Trades and Labour Union not political but Shares Common Origin with Labour Party says Union President

Thomas, who participated in the 2nd May, 2011 Labour Day March, spoke exclusively with and explained that the adage “there is strength in numbers” holds true relative to unions, noting that the more persons in the union, the greater the bargaining power of workers. He said bargaining power can only be achieved if at least 50 percent of the workforce is unionized.

“It’s very important that workers are represented at their work place and the power of management is so great compared with the power of single workers. And so if there is a problem, the worker is at a disadvantage… The union – which consists of a large number of persons – has the strength to negotiate with management to ensure that that worker receives justice for his/her complaints. The union also offers its solidarity for workers in trouble, they can also appeal to the officers of the union for assistance. In terms of support, that support is always there.”

President Thomas strengthened his view by further indicating that unions provide “a holistic service” for workers.

“Unions generally have other services which workers could benefit from. The St. Kitts Nevis and Trades and Labour Union, for example, we had operated child care centres which allow parents to have their children well taken care of which they go out to earn some really necessary monies. In terms of education, the Union mounts educational activities which are not restricted to just Labour education but can be extended to cover other aspects of living.

“The union provides a holistic service to the worker, not just representation at work, but a holistic service and this is why over the past years, the union had grown so strong because workers were disadvantaged to a considerable extent that it required union leaders to assist them in advancing and making life better for themselves.”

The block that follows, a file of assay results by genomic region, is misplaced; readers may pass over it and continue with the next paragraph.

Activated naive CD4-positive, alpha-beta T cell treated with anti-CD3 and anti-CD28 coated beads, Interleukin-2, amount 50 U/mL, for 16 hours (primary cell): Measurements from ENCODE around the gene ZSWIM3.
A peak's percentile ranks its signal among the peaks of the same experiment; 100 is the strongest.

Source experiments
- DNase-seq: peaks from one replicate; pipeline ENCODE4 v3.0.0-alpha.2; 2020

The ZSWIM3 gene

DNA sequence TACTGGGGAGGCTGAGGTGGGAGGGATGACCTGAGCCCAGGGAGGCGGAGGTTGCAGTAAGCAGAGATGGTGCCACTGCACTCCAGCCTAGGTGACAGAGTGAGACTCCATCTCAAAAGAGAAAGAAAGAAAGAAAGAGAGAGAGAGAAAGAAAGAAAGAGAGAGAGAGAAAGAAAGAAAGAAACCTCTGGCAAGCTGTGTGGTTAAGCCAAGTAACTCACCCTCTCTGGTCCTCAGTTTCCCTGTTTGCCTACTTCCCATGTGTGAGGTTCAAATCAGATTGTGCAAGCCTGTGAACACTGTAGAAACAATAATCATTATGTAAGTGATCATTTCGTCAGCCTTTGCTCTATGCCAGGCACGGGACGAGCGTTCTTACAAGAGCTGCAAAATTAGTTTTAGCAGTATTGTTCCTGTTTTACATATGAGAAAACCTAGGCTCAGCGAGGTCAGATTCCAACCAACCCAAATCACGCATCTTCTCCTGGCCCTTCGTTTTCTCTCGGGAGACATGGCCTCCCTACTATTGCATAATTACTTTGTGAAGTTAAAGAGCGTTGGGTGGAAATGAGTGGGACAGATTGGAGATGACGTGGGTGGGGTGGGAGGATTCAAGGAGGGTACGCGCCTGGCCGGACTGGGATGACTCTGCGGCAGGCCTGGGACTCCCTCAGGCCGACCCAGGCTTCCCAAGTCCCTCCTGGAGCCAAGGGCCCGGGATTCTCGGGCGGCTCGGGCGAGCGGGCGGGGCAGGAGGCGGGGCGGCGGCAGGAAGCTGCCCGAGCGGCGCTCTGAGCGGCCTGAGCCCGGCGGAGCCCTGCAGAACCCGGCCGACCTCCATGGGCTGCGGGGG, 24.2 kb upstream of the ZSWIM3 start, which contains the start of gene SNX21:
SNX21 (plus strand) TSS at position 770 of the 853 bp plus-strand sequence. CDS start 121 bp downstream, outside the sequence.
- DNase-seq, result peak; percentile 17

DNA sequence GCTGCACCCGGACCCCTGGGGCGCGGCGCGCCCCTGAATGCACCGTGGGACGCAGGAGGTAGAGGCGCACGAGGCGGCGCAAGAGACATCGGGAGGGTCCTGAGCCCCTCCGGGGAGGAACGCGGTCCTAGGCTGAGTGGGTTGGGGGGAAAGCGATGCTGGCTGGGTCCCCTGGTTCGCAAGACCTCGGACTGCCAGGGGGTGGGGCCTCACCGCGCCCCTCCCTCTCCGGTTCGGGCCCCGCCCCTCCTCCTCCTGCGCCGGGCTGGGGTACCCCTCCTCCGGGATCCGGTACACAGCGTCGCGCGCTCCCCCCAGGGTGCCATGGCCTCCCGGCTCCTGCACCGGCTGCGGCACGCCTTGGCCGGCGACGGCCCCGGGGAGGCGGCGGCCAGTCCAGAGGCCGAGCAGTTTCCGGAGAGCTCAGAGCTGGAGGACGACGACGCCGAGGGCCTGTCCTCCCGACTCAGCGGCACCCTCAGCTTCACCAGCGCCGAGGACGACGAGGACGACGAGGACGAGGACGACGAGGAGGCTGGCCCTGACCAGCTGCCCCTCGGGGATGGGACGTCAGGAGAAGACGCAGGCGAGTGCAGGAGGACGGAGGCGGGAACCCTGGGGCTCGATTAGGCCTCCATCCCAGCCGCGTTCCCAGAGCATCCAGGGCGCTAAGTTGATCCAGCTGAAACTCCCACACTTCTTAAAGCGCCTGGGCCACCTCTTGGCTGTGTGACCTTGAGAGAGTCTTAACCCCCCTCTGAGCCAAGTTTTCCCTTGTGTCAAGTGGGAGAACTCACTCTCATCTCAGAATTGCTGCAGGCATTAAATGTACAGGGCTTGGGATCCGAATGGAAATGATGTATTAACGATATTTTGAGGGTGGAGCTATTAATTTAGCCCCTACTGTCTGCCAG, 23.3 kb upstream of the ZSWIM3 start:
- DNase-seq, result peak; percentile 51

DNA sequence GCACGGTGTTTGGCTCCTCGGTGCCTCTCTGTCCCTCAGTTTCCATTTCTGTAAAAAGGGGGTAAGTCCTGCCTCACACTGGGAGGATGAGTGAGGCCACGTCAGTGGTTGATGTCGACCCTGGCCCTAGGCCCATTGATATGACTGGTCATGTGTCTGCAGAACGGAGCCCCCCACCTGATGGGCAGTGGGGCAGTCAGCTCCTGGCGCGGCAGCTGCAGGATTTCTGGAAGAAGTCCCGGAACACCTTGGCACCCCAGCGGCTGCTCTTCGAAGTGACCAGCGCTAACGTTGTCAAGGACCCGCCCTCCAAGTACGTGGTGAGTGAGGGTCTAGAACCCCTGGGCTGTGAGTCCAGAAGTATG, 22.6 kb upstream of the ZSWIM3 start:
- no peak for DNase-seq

For years, the suggestion has been that the Union is a political organisation. Mr. Thomas, explained, however, that that is not so, although the organisations have been known to share leadership.

“Knowledge of the history of the labour movement in this country will indicate to you that the Trades and Labour Union and the St. Kitts Nevis Labour Party have grown up and have evolved hand in hand over the years. The early leaders of the party, themselves provided the services of a trade union during the days when the trade union was banned. So after the trade unions were made legal in 1939, they set about organising a proper trade union and gave birth to the St. Kitts Nevis Trades and Labour Union.

“In about 1946, the leadership of the Trade Union and the leadership of the Labour Party were united under Mr. Bradshaw and over the years, there has been that close relationship between the Union and the Party. In fact, also Mr. Moore was president of the Union as well as leader of the Labour Party. This changed under Dr. Douglas…but the core Trade Union members, the core activist Labour Party members. So we share leadership, we share common origin, we share common values. This Labour Day March is an example of that.”

Thomas said the Union faces a number of challenges including declining membership – because of the shift from the agriculture sector to the hospitality and manufacturing sectors – but he indicated that work is being done to address that.

“We are in fact targeting a number of these institutions, particularly the manufacturing sector and the hospitality sector, because that is where the bulk of the population is now finding employment. So are actually having membership drives trying to drum up membership but as I mentioned earlier, conditions are now so satisfactory that people are not moved to say let me protect myself, until a particular situation hits them individually…But we are trying our best, we need to keep trying to persuade people that it is best to join the union.”

Employees who join the St. Kitts Nevis Trades and Labour Union are required to pay a $7 membership fee plus a $2 per week subscription, prices which Thomas say, “are probably the lowest in the Caribbean…(and) when a worker pays that, considering the service it can draw upon, that is nuts change.


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